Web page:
Although Ford and the cast saw Rio Grande as little more than a bargaining chip, it sparked the chemistry in O’Hara and Wayne that would go on to smolder and nearly burst into flames in The Quiet Man.
Filming on Rio Grande wrapped in just six weeks. Now, 17 years after Ford first discovered the tale in the pages of the Saturday Evening Post, he and his cast and crew flew to Ireland to start filming on The Quiet Man. The village of Cong, in County Mayo, was transformed into the fictional Innisfree. Prior to filming, the village had no electricity or telephone service. Ford brought in the “Irish Players”, which consisted of local Irish talent, many from the Abbey Theatre where O’Hara had her beginnings on stage. He even turned filming into a family affair by bringing several family members of the cast and crew into the movie, including John Wayne’s children, Maureen O’Hara’s brothers James O’Hara and Charles B. Fitzsimons, and his own brother, Francis Ford.
As of 2007, fans of The Quiet Man can find the film on four different DVDs: one Collector’s Edition and three that are included in separate DVD tributes to John Wayne.
“The Quiet Man: Collector’s Edition” seems to be the favorite among fans although most admit the quality could and should be better on all versions. This edition includes a slew of extra features including a commentary by Maureen O’Hara, “The Joy of Ireland” documentary with Maureen O’Hara, The Making of The Quiet Man, and the “Remembering the Quiet Man” montage.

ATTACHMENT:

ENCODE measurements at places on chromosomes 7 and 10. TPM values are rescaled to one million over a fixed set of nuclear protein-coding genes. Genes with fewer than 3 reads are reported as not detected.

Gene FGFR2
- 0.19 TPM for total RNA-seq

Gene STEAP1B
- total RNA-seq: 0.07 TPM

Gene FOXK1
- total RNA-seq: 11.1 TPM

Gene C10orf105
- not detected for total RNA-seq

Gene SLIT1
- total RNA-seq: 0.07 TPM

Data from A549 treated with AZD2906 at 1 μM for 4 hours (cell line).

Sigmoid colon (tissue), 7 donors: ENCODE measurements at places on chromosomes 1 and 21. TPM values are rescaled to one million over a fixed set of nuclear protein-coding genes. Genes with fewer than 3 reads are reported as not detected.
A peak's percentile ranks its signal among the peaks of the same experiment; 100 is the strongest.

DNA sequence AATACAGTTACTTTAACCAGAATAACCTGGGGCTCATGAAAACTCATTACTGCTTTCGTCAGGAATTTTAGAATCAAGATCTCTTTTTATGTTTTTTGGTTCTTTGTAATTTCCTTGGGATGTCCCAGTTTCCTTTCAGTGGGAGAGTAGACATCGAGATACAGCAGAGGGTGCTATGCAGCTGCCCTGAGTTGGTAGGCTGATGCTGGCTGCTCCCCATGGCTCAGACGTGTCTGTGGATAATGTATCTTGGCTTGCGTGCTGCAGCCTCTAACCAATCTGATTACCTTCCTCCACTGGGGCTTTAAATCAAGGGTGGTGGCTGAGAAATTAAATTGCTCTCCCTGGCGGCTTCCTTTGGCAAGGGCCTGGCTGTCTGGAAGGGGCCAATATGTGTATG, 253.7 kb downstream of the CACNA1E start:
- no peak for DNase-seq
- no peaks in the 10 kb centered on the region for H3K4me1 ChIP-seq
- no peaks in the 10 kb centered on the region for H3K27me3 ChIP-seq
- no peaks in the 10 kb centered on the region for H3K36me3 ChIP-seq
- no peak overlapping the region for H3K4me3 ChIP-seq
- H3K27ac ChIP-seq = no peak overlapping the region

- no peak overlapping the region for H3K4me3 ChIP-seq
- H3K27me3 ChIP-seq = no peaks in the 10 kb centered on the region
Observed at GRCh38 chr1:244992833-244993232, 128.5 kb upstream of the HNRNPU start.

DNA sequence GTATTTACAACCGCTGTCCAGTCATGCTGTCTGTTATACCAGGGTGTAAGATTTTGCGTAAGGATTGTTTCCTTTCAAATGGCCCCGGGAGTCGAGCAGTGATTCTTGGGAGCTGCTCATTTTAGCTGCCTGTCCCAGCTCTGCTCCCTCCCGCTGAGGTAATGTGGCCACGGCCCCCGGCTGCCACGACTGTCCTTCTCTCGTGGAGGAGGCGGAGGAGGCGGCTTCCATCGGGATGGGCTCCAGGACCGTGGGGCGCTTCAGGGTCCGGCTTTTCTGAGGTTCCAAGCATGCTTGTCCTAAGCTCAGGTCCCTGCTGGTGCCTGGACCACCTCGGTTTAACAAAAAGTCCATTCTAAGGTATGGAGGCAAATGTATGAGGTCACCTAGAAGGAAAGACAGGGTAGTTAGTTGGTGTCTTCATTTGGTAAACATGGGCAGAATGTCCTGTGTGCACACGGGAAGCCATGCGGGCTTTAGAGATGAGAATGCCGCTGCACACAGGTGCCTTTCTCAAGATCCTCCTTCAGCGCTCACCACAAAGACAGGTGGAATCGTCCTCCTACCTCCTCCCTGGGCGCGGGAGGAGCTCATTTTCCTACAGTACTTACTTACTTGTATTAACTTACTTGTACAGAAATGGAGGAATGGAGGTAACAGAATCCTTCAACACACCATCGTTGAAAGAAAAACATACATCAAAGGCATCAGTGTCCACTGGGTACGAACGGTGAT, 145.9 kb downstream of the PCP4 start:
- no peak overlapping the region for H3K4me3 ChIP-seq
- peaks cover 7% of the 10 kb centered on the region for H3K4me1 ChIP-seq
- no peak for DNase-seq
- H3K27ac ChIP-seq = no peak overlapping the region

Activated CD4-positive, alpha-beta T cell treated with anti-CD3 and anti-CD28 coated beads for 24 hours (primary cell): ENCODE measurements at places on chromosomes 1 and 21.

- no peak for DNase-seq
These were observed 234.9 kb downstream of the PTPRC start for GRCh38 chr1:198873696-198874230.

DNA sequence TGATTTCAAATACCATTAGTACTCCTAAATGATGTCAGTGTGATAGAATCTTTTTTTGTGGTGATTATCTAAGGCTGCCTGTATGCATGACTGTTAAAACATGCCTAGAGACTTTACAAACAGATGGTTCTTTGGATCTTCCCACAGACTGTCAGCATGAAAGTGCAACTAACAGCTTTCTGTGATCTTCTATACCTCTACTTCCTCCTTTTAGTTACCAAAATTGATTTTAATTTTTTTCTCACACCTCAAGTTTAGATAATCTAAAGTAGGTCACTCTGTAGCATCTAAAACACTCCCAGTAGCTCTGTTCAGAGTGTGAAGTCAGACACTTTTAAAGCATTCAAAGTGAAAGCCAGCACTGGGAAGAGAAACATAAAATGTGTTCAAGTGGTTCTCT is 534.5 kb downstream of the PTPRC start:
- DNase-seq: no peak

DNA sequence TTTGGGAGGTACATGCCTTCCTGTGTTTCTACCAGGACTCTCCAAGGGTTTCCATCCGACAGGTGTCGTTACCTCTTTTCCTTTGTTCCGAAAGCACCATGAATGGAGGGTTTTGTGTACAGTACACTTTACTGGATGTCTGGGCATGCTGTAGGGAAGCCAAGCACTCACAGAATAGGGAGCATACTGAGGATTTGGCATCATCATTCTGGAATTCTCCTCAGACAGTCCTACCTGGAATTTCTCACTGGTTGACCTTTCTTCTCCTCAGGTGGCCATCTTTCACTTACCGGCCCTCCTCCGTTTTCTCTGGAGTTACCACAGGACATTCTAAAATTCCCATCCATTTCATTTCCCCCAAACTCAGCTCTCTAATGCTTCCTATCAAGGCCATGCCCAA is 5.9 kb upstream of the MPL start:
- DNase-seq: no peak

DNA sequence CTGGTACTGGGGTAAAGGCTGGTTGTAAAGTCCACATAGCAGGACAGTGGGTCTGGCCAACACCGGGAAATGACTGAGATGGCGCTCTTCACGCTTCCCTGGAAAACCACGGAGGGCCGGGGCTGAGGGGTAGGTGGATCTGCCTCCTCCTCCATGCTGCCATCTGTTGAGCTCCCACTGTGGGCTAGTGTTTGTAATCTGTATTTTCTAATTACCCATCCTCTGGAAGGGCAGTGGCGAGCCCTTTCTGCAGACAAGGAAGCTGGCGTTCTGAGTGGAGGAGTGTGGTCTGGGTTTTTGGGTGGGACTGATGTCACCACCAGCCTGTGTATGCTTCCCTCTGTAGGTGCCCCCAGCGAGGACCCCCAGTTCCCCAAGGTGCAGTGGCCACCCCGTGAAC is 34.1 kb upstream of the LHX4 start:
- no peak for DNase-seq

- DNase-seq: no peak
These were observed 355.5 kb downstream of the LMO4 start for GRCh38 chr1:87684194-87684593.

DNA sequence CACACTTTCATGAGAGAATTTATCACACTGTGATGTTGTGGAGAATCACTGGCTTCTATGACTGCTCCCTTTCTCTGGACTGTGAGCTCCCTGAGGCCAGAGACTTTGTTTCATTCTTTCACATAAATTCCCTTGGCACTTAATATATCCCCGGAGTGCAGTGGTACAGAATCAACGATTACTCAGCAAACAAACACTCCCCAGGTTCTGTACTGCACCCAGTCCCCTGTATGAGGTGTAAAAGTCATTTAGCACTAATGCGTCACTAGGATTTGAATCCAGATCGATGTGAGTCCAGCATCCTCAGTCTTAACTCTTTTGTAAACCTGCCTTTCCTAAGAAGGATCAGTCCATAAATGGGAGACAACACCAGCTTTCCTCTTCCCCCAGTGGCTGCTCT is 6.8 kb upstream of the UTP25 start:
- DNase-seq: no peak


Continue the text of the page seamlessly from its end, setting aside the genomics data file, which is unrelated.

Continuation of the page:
The “John Wayne: The Quiet Man” DVD has garnered mixed reviews among fans due to picture quality. Some feel it is a welcome burst of vibrant color compared to the washed-out images of the old VHS copies, while others find the occasional splotches and blips too distracting and nearly unwatchable. As for special features, this DVD offers a Making of The Quiet Man documentary, which chronicles the background of the film nicely, and, fitting as part of a John Wayne collection, focuses on the relationship between Wayne and Ford. Many of the interview segments are with Wayne’s children. The special features also include a theatrical trailer. Despite being labeled as part of a John Wayne collection, this version is not connected to a DVD set, but is sold separately for those solely interested in The Quiet Man. Overall, this DVD is decent, but not the best.
The John Wayne Collection: Vol. 1 contains The Quiet Man, The Sands of Iwo Jima, Flying Tigers, and The Wake of the Red Witch. For Wayne fans, this set is a great value priced at just $20 at online auction sites.
Similarly, there is a John Wayne Collector’s Pack that includes The Quiet Man along with Rio Grande and The Sands of Iwo Jima. This set can also be found for around $20.
The Quiet Man holds its own among the masterpieces of John Ford’s lengthy career. Modern viewers can appreciate this film as a classic love story knit into the fabric of the Technicolor wonder of Ireland. The iconic stars, Wayne and O’Hara, convey both strength and vulnerability as their characters, struggle to not only be together, but to survive each other.